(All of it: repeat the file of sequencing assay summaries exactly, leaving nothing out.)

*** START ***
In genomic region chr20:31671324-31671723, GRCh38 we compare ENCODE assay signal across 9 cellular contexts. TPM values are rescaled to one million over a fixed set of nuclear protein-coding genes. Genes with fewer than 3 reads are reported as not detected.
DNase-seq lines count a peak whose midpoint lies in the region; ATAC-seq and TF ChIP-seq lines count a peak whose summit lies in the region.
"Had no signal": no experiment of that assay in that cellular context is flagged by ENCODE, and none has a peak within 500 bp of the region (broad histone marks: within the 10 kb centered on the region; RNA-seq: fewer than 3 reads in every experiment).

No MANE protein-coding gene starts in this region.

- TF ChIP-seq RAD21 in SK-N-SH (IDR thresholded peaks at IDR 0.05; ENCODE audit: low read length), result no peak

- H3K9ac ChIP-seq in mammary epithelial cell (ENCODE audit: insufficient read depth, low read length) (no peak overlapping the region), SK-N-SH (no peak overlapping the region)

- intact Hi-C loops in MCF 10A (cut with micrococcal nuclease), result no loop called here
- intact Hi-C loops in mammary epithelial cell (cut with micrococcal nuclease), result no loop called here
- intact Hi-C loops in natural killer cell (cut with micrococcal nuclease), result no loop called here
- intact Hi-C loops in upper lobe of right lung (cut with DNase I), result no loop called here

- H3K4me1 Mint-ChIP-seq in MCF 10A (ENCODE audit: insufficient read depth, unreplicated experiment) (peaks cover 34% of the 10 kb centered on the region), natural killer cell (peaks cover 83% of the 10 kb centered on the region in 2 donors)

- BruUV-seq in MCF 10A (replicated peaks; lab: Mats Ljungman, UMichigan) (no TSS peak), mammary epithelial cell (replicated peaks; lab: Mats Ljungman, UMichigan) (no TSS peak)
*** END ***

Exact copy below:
In genomic region chr20:31671324-31671723, GRCh38 we compare ENCODE assay signal across 9 cellular contexts. TPM values are rescaled to one million over a fixed set of nuclear protein-coding genes. Genes with fewer than 3 reads are reported as not detected.
DNase-seq lines count a peak whose midpoint lies in the region; ATAC-seq and TF ChIP-seq lines count a peak whose summit lies in the region.
"Had no signal": no experiment of that assay in that cellular context is flagged by ENCODE, and none has a peak within 500 bp of the region (broad histone marks: within the 10 kb centered on the region; RNA-seq: fewer than 3 reads in every experiment).

No MANE protein-coding gene starts in this region.

- TF ChIP-seq RAD21 in SK-N-SH (IDR thresholded peaks at IDR 0.05; ENCODE audit: low read length), result no peak

- H3K9ac ChIP-seq in mammary epithelial cell (ENCODE audit: insufficient read depth, low read length) (no peak overlapping the region), SK-N-SH (no peak overlapping the region)

- intact Hi-C loops in MCF 10A (cut with micrococcal nuclease), result no loop called here
- intact Hi-C loops in mammary epithelial cell (cut with micrococcal nuclease), result no loop called here
- intact Hi-C loops in natural killer cell (cut with micrococcal nuclease), result no loop called here
- intact Hi-C loops in upper lobe of right lung (cut with DNase I), result no loop called here

- H3K4me1 Mint-ChIP-seq in MCF 10A (ENCODE audit: insufficient read depth, unreplicated experiment) (peaks cover 34% of the 10 kb centered on the region), natural killer cell (peaks cover 83% of the 10 kb centered on the region in 2 donors)

- BruUV-seq in MCF 10A (replicated peaks; lab: Mats Ljungman, UMichigan) (no TSS peak), mammary epithelial cell (replicated peaks; lab: Mats Ljungman, UMichigan) (no TSS peak)